Unless you buy into Dr. James Gabroy’s belief that the Nevada State Medical Board is solely out to harass him, there is no other way to describe the board’s treatment of the internist.
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Most of the Wendell Williams Elementary student body lives in poverty. Teachers and administrators try to stay relentlessly positive to help the children deal with the challenges of life. But Erica Conner and her family, who are homeless, struggle to stay positive.
Laura Sussman, co-owner of Kraft-Sussman Funeral Services, says baby boomers are personalizing their funerals to the point where they may end up in the coffin in surfing gear instead of their best church suit. She said it’s common for services now to be held in parks instead of funeral homes. And rock music instead of somber church music is now common at many funerals.
Tracy Rodgers and Brian Lee, two experts on nursing home care, say the squeaky wheel gets the grease when it comes to nursing home care. They encourage regular visitations and speaking up about care respectfully when at a nursing home. Nevada has gone from an “F’ grade to a “B” grade in nursing care because nursing homes added staff.
Brian and Nicole Hammond are kindred spirits. They never saw themselves as either foster or adoptive parents, yet that’s what they became, adopting six children born to drug-addicted mothers.
Some people believe former Stanford student and star swimmer Brock Turner is destined for failure because of his sexual assault conviction. But many misogynists in the the United States — ranging from Bill Clinton to Mike Tyson — have gone on to great success despite their terrible behavior.
Retired teacher Yvonne Cooper is one of the many baby boomers who’s bought her dream car. She bought it as a gift to herself. Statistics show that boomers buy the most cars, yet only 10 percent of marketing dollars are spent on advertising to them.
Near 2500 guns that people use for protection in Las Vegas are stolen by thieves. In a country where the FBI reports that are more than 2 million home burglaries each year, it isn’t easy easy to have guns for protection when thieves are at work.
My wife, Patricia, and I drove out of town last weekend for some R&R. Within minutes of driving onto our Summerlin street, the wonderful feeling of restoration turned into a high-anxiety downer.
For far too long she couldn’t talk about what happened to her — and what almost happened to her — without sobbing.
Dr. James Gabroy has a sterling record. No malpractice cases, no professional hiccups. Until now. A complaint was made against his penmanship. Though his alleged bad handwriting could cost him his license, on top of the $70,000 he’s already spent defending himself.
What we found after the gator attack that killed a child at Disney World is that marketing for the park was a long way from reality. It’s now possible that the park will now become truly family friendly.
It can drive you half crazy — deciding whether to retire. And if you do decide to retire, and then realize you weren’t ready, it’s quite possible you’ll feel like you’ve gone completely mad.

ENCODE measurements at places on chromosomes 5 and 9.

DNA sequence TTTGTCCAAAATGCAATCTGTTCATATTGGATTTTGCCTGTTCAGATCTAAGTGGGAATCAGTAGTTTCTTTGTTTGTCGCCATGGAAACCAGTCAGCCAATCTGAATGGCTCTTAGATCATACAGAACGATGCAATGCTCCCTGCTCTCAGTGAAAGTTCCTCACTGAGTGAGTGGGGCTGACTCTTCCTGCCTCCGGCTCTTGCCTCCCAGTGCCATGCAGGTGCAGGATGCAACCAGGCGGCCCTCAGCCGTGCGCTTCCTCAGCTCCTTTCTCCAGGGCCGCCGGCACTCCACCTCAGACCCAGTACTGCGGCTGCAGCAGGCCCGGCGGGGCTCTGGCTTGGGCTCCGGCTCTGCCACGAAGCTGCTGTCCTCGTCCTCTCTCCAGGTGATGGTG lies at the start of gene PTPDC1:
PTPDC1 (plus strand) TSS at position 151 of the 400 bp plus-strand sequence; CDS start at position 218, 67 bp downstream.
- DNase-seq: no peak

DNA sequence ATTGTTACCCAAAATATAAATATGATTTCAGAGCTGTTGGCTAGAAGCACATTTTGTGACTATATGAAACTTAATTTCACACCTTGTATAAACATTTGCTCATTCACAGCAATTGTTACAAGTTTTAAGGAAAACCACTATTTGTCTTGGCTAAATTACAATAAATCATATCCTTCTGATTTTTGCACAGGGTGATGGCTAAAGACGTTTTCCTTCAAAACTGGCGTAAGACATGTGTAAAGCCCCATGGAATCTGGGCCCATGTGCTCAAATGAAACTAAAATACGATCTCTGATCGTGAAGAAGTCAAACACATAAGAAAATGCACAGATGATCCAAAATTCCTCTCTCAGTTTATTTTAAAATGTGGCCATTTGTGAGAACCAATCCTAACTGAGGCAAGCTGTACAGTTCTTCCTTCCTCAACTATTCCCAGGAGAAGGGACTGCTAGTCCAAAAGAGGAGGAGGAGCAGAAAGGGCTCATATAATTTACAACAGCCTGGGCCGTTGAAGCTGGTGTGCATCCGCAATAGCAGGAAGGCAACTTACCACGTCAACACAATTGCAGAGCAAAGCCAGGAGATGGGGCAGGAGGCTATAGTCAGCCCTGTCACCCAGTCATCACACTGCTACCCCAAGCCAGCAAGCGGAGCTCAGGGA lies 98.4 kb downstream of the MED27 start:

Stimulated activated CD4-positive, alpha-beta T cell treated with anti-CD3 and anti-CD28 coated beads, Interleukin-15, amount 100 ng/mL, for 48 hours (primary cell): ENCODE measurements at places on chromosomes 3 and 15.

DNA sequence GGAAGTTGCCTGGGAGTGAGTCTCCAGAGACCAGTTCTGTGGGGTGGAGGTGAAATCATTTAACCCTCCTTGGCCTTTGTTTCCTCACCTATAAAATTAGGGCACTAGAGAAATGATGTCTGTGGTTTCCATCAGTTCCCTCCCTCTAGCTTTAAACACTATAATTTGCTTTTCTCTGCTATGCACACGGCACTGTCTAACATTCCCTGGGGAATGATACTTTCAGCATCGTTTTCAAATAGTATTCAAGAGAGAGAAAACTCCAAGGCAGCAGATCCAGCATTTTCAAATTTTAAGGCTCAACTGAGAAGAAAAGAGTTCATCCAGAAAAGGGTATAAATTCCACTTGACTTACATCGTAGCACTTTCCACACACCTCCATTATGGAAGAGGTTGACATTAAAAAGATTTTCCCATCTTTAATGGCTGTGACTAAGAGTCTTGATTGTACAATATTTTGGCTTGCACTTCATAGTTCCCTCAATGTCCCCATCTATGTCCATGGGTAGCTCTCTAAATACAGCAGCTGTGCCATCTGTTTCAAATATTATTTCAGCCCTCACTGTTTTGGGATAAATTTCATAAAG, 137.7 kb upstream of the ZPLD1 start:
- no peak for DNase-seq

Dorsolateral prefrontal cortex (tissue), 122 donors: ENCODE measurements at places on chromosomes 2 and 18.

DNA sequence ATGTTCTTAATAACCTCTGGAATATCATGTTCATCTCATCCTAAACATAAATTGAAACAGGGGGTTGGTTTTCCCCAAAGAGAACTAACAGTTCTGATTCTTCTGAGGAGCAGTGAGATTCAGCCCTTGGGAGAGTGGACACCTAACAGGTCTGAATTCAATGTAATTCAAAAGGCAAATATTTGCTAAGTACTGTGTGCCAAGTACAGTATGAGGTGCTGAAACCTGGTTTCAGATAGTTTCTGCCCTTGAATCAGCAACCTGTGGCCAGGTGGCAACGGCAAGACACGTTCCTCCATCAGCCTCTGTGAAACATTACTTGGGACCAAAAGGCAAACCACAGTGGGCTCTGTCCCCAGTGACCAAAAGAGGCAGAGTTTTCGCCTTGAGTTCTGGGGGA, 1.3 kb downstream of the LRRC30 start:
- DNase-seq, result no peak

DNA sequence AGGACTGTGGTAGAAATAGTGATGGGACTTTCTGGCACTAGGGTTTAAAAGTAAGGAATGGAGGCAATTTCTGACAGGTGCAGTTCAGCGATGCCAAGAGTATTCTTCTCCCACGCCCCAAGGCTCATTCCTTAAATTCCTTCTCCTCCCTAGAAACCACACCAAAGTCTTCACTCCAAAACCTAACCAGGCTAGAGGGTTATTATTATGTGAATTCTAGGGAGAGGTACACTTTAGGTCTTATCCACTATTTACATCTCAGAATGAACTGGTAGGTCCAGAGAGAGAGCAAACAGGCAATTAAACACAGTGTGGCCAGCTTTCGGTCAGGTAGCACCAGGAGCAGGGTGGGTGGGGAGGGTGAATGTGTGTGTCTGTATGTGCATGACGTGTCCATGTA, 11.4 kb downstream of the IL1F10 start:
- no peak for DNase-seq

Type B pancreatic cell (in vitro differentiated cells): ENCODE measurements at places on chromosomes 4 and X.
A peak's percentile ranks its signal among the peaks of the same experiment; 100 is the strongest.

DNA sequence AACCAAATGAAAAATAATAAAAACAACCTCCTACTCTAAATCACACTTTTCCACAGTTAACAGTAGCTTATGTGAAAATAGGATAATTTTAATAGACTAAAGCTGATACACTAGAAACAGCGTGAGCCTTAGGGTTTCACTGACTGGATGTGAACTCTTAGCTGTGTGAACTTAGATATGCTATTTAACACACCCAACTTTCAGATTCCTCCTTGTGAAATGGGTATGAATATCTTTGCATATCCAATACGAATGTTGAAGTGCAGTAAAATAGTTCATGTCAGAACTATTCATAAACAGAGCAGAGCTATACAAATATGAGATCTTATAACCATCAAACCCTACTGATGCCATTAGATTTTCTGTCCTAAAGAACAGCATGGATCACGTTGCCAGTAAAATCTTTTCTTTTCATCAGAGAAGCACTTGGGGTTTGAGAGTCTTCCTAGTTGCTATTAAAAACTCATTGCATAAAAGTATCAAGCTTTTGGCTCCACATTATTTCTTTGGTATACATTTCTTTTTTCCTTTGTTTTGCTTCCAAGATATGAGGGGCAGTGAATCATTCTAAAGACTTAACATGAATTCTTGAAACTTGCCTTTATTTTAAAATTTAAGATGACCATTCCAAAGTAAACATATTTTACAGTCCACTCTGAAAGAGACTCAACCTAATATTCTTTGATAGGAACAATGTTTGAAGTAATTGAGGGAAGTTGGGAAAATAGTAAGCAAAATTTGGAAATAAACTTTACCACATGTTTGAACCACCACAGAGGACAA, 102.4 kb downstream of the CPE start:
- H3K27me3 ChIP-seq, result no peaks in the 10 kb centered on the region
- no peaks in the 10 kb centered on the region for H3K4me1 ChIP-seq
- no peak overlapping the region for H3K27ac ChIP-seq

Zachary Cabanski is a senior at UNLV. He plans to become a teacher. He almost flunked out.
Tracy Rodgers was the reigning 2011 Ms. Nevada when she was in an horrific car accident. She had to endure 29 surgeries and she deals with pain every day. Still, she’s now competing to become Ms. America during a competition in Brea, California, on Sept. 3.
Joseph Konicek did two tours in Vietnam. A retired installer of floor coverings, he is 70 percent disabled from post-traumatic stress disorder. He also has battled prostate cancer and urges men to be tested.
Studies show baby boomers turn to alternative medicine when conventional scientific practices don’t work. Mary Vovsi, a resident of northwest Las Vegas, found that acupuncture got rid of her sciatica.
Amanda Galvan, 16, won a prestigious graphic design competition in the U.S. that was open to university students. She also took eighth place in international competition.
Sister Xiomara Mendez-Hernadez left a career in high fashion to become a nun. She says she felt empty designing clothes for the wealthy. She now works as a chaplain for St. Rose Dominican Church-Siena campus.
Don Bernard is a lawyer and teacher who once dreamed of becoming a priest. Though Bernard decided against joining the priesthood, he has spent his adult life reaching out to those who are less fortunate.
Studies in the past three years show that baby boomers are becoming inceasingly obese and unhealthy because they eat too much. Heart problems, arthritis, diabetes and decreased mobility are only a few problems caused by being overweight.
Brad Carson wears reminders from his career with the Nevada Department of Public Safety on his skin every day. He says life is a great adventure.
Mike Rayburn is a guitar-playing comedian and motivational speaker. The Henderson resident once found himself giving pointers to his wife on childbirth while in the Carnegie Hall lobby. In his book “What if…?” , he says “the most powerful motivational force on this planet is not power, money, sex or fame; it’s a sense of purpose.”
During the depths of the Great Recession, Lola Pokorny acted on her entrepreneurial dream. Many business people questioned her sanity when she said she wanted to open a new restaurant in 2009, a time when restaurants were shuttering with distressing frequency.
Dr. Todd Swanson, a longtime surgeon in Las Vegas, says increased activity bybaby boomers, coupled with obesity, is fueling the increase in knee replacement surgery. The number of Americans getting the surgery is expected to jump from 600,000 a year to more than 3 milliion by 2030.
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